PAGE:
Adverse Effects

Gabapentin, like any medication, can potentially cause side effects and adverse reactions in some individuals. Not everyone will experience these effects, and the severity and frequency of side effects can vary. Here are some common side effects associated with gabapentin:

1. Drowsiness or dizziness. Gabapentin can cause drowsiness or dizziness, especially when initially taking it or when the dosage is increased. It’s important to avoid activities that require mental alertness, such as driving or operating machinery.

2. Fatigue. Some individuals may experience increased fatigue or tiredness while taking gabapentin.

3. Coordination difficulties. Gabapentin can affect coordination and balance in some people, leading to difficulties in movements.

4. Nausea and vomiting. These gastrointestinal symptoms can occur, particularly at the beginning of treatment, but they usually improve with time.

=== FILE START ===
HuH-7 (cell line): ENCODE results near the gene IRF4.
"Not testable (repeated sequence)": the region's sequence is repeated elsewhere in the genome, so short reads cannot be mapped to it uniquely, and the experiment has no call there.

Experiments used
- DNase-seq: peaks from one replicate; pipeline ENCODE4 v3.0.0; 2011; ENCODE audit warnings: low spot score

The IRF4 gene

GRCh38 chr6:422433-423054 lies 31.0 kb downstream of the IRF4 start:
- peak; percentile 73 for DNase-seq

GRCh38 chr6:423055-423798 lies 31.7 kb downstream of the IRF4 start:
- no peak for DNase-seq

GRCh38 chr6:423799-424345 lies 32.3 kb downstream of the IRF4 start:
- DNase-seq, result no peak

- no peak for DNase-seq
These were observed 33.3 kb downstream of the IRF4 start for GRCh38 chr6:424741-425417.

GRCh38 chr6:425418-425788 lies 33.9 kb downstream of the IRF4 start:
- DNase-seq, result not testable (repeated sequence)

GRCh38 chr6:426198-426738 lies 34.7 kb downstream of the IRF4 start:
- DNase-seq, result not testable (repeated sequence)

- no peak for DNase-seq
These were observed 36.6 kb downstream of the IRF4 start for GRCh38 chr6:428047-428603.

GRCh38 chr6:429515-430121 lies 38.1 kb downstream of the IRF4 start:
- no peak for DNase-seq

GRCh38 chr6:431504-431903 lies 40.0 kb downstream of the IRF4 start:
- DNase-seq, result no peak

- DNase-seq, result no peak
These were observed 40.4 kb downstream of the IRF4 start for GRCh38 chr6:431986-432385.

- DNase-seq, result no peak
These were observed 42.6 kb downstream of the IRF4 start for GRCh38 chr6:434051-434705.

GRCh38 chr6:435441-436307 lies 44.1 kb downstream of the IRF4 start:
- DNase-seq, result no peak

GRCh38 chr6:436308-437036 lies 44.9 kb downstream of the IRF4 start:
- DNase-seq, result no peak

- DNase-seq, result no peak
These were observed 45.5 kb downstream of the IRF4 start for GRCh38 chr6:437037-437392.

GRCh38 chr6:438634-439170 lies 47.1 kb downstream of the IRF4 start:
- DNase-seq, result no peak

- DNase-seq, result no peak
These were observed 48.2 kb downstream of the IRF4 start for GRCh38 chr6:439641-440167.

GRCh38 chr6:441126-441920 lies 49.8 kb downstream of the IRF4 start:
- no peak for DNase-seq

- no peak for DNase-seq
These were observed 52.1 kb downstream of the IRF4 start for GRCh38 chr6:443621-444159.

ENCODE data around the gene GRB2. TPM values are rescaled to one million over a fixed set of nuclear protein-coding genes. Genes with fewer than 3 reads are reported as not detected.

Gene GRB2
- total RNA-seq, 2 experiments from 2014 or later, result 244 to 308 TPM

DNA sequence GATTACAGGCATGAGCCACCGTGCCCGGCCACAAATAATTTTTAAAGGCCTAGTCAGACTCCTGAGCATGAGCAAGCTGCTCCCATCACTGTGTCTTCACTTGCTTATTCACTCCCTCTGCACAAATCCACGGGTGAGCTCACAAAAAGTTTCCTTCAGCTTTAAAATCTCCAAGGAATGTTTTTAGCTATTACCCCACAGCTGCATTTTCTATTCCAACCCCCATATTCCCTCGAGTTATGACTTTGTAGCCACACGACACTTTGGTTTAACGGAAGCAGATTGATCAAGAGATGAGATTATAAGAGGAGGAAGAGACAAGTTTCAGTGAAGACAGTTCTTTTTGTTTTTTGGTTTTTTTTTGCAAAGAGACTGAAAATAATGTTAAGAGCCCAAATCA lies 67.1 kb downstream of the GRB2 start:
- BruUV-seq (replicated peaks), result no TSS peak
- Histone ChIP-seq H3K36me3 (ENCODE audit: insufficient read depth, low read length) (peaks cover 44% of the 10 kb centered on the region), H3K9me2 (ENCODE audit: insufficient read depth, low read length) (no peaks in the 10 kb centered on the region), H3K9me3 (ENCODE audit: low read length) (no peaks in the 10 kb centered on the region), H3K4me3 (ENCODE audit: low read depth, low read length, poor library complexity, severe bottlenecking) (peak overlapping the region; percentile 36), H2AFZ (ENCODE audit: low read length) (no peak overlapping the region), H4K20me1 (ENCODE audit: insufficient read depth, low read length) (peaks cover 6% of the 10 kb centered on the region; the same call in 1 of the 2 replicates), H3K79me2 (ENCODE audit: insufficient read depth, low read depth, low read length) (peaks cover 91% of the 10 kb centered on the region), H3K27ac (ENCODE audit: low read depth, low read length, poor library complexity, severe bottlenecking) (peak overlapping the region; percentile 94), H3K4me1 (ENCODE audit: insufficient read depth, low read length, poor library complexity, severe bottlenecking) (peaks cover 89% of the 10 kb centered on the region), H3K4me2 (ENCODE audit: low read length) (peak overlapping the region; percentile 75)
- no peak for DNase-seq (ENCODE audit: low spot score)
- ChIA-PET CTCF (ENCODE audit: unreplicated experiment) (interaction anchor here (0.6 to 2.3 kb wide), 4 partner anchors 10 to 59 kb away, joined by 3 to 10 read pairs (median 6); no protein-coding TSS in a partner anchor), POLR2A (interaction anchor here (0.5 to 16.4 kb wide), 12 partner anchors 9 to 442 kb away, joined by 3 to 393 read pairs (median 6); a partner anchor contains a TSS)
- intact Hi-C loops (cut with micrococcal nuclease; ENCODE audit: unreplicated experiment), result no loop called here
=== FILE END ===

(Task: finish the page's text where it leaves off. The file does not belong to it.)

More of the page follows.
5. Weight gain. Some individuals may experience weight gain while taking gabapentin. It is important to maintain a healthy lifestyle and discuss any concerns with the healthcare provider.

6. Mood changes. In rare cases, gabapentin may cause mood changes, including increased anxiety or depression.

7. Allergic reactions. While rare, some individuals may experience allergic reactions to gabapentin, such as skin rash, itching, swelling, or difficulty breathing.

Administration Considerations

Available Forms

Gabapentin is available in the following forms:

  • Capsules: 100 mg, 300 mg, 400 mg.
  • Tablets: 600 mg, 800 mg.
  • Extended-release tablets (Horizant): 600 mg.
  • Sustained-release tablets (Gralise): 300 mg, 600 mg.